Son Testifies Against Dad In Murder/Arson Case

James Kurtenbach faces multiple charges in case of Ramona explosion, house fire

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    NEWSLETTERS

    NBCSanDiego

    The son of James Kurtenbach, a Ramona gas station owner accused of having his Mount Woodson home burned down by an employee who died in the fire, took the stand in the case against his father.

    Joseph Nesheiwat, 24, died in an explosion at the home in the fall of 2008. The county's chief medical examiner testified during a preliminary hearing that 85 percent of Nesheiwat's body was covered with burns. Only remnants of a shirt collar and a sock and shoe were left after the explosion.
     
    Justin Kurtenbach, who was called to the stand by the prosecutor, acknowledged on Monday that he did not have a good relationship with his father.
     
    Defense attorney Paul Pfingst asked Justin to describe his affection level for his father on a scale of one to 10, with 10 equaling hate.

    "Eleven," answered the younger Kurtenbach.
     
    Pfingst started his questioning with an unusual question about a text message Justin had sent to his father.
     
    "Did you send a text message telling him you were going to cut his wife's throat and send her body floating down the river?" asked Pfingst.

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    Justin smiled and said "yes." Pfingst asked why he was smiling. Kurtenbach replied, "sorry." Pfingst never followed up on the text message during morning testimony.
     
    Much of the morning focused on a conversation in which Justin allegedly overheard his father say he wished the Mount Woodson home would burn down.
     
    "I think he said something like, 'What if that would go up in flames or something?' " Justin testified.
     
    The morning also was marked by Justin's apparently inconsistent testimony.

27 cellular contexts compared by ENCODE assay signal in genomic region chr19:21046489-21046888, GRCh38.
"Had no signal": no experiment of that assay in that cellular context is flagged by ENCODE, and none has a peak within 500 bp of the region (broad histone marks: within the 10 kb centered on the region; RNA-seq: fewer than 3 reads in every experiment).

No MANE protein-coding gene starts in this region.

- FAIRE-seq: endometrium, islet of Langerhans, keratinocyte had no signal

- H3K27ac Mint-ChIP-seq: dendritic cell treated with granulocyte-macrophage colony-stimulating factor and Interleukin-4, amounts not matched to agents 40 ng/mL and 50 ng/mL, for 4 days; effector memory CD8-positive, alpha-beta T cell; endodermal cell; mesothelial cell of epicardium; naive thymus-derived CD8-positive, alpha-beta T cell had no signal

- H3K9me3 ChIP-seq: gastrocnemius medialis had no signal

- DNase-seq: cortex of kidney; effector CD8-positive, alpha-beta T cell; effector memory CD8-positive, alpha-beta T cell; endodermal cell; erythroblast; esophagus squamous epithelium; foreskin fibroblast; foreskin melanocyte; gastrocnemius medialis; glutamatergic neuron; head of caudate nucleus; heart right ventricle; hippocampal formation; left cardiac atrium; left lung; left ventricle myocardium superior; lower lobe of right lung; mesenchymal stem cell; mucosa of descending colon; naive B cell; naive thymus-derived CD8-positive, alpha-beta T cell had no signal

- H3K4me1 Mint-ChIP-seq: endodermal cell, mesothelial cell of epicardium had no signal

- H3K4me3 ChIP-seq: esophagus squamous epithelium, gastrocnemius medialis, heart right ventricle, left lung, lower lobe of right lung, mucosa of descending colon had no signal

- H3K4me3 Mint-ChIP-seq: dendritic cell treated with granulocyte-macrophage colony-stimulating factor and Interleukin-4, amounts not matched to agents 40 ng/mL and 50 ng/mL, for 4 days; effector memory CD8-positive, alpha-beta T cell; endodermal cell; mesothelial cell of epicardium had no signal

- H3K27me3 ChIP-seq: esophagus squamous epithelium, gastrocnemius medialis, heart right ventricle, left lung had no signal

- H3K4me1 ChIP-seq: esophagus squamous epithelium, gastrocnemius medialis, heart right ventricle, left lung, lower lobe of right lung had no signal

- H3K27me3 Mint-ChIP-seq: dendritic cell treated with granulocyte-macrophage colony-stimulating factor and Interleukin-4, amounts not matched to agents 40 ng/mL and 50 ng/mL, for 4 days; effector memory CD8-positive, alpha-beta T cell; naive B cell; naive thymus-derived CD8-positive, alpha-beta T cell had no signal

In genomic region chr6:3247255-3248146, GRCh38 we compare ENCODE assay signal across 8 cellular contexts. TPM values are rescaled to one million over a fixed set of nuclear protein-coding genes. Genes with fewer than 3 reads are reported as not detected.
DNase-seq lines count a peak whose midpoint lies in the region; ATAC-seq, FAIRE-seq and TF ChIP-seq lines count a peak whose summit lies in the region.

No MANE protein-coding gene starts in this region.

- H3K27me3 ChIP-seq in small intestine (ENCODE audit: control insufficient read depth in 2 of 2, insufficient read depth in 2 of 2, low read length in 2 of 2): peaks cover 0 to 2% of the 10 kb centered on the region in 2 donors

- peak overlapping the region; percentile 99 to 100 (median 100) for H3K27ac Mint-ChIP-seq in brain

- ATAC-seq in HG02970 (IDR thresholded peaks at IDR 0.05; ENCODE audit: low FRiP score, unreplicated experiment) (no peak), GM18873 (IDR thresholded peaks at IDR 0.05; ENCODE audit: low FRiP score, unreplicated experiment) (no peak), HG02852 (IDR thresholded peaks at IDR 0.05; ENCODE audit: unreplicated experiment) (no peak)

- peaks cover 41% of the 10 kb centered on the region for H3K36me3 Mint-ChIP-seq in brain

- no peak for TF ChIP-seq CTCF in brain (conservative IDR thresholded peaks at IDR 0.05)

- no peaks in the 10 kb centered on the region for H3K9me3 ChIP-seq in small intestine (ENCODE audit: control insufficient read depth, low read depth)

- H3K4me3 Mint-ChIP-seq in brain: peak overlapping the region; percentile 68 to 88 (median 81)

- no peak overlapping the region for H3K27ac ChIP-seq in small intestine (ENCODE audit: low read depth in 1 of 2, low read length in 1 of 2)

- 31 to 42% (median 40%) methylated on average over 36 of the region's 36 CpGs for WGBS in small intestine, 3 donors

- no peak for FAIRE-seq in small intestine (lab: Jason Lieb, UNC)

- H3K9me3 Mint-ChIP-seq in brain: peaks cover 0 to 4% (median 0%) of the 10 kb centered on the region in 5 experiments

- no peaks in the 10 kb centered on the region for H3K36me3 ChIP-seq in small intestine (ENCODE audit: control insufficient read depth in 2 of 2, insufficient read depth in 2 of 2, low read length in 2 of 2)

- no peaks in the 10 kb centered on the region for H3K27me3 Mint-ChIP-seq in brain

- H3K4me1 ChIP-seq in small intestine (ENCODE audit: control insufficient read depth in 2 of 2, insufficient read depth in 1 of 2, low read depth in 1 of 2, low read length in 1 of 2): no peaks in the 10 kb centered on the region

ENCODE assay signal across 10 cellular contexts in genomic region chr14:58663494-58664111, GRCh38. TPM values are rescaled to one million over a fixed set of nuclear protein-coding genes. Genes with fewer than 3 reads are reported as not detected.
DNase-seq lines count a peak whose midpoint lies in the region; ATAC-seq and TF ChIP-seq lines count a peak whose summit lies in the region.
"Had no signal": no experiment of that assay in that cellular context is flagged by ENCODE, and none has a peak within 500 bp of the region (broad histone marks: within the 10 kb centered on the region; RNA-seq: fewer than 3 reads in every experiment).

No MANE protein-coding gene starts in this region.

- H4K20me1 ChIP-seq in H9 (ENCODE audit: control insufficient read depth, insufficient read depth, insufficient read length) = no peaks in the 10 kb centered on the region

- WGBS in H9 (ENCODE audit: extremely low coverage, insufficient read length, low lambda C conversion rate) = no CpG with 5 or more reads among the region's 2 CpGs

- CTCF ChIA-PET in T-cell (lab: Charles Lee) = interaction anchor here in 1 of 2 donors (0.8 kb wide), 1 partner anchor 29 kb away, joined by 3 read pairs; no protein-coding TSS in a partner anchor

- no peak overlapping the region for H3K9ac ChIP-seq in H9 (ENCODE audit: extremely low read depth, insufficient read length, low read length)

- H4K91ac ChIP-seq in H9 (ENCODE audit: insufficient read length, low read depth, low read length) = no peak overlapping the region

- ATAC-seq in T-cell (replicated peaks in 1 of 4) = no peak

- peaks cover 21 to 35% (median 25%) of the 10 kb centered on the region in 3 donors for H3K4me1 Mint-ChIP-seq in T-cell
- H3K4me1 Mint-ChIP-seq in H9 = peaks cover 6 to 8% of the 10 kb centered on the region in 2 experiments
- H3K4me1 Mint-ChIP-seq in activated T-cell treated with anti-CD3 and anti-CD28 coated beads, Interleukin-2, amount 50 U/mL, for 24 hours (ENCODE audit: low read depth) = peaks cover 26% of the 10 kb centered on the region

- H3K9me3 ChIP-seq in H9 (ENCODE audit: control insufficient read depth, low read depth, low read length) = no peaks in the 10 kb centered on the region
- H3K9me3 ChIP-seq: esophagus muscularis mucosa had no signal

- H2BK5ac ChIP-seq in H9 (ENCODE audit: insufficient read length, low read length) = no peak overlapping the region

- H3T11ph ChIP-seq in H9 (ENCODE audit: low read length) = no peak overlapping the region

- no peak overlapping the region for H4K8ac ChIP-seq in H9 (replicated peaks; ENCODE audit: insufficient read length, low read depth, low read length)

"Did he say he hoped it would burn down?" asked Deputy District Attorney Fiona Khalil.

    "No," Justin replied.

    Immediately afterward, Khalil asked if Justin's father said, "I wish it would go."

    "Yes," replied Justin.
     
    "Did he or didn't he say that, Mr. Kurtenbach," asked Khalil.

    "I can't be 100 percent certain," Justin told the court.
     
    Later, the defense attorney Pfingst tried to put James Kurtenbach's comments about the house into context. Pfingst said that the conversation took place during the 2007 Witch Creek Fire, and that the Mount Woodson home had sustained interior smoke damage because windows were left open.
     
    "Was everybody laughing during that conversation?" asked Pfingst.

    "I believe so," Justin said.
     
    "And everybody there was just joking about it -- is that right?" Pfingst asked.

    "Yes," replied Justin.
     
    Under cross-examination by Pfingst, Justin said he and Nesheiwat would often go to the desert and set off "40-bombs," 40-ounce glass containers filled with gasoline. Flames would shoot as high as 75 feet in the air.
     
    During his testimony, Justin said his father often loaned Nesheiwat a substantial amount of money and "loved him like a son."
     
    Nesheiwat, who was an employee at the gas station James Kurtenbach owned, died at the Mount Woodson home on Oct. 31, 2008. James Kurtenbach, who reportedly owed more than $50,000 in property taxes, stood to collect more than $900,000 in insurance money. He has been charged with second degree murder, arson and conspiracy. He faces 15 years to life in prison on the murder charge.
     
    Nesheiwat's mother sat in the courtroom during the testimony on Tuesday and did not show any outward emotion.